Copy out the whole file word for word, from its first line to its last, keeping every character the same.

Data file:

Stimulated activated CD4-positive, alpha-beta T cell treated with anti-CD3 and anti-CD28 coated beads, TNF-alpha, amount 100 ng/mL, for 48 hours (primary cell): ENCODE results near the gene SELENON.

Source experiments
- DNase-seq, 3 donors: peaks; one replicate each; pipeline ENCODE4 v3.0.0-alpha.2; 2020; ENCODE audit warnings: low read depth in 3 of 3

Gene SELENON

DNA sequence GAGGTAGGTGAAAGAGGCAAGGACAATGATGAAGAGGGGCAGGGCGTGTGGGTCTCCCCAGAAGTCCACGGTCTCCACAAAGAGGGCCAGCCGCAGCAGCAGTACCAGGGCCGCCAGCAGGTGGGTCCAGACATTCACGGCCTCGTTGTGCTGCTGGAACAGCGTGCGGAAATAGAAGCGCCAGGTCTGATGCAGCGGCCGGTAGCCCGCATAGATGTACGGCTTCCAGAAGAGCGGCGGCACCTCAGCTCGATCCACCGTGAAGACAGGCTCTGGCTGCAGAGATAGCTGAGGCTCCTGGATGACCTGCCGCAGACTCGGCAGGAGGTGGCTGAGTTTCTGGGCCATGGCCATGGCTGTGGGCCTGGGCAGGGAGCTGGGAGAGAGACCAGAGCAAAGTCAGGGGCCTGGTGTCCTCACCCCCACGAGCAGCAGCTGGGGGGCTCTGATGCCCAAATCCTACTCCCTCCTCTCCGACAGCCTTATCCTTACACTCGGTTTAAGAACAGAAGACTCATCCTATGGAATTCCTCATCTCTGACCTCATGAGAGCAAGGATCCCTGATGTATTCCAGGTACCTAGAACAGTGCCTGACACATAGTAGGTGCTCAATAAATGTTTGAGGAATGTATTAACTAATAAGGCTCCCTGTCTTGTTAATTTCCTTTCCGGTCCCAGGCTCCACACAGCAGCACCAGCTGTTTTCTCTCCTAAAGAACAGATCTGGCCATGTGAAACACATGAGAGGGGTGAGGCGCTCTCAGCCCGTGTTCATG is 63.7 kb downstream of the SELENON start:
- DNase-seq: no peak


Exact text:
Stimulated activated CD4-positive, alpha-beta T cell treated with anti-CD3 and anti-CD28 coated beads, TNF-alpha, amount 100 ng/mL, for 48 hours (primary cell): ENCODE results near the gene SELENON.

Source experiments
- DNase-seq, 3 donors: peaks; one replicate each; pipeline ENCODE4 v3.0.0-alpha.2; 2020; ENCODE audit warnings: low read depth in 3 of 3

Gene SELENON

DNA sequence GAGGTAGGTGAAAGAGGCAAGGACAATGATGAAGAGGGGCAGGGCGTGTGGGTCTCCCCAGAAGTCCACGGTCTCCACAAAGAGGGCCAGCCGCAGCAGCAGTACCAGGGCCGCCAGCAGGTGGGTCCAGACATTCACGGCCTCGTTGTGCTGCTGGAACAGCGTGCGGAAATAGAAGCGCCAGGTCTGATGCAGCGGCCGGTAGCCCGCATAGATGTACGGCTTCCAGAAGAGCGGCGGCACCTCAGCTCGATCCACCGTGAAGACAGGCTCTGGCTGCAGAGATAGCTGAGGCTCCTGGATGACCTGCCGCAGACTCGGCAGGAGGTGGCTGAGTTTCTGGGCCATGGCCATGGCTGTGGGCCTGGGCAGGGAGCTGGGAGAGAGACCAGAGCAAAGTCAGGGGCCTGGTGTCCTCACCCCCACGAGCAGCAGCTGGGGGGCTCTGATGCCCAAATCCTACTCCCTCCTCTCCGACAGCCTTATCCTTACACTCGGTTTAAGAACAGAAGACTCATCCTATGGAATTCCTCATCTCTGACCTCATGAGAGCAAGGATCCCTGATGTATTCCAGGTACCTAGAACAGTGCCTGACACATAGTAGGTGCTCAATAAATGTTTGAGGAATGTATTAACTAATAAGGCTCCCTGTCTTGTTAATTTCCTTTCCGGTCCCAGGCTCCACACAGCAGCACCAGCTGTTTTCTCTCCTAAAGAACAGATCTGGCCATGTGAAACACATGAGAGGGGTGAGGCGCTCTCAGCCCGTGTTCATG is 63.7 kb downstream of the SELENON start:
- DNase-seq: no peak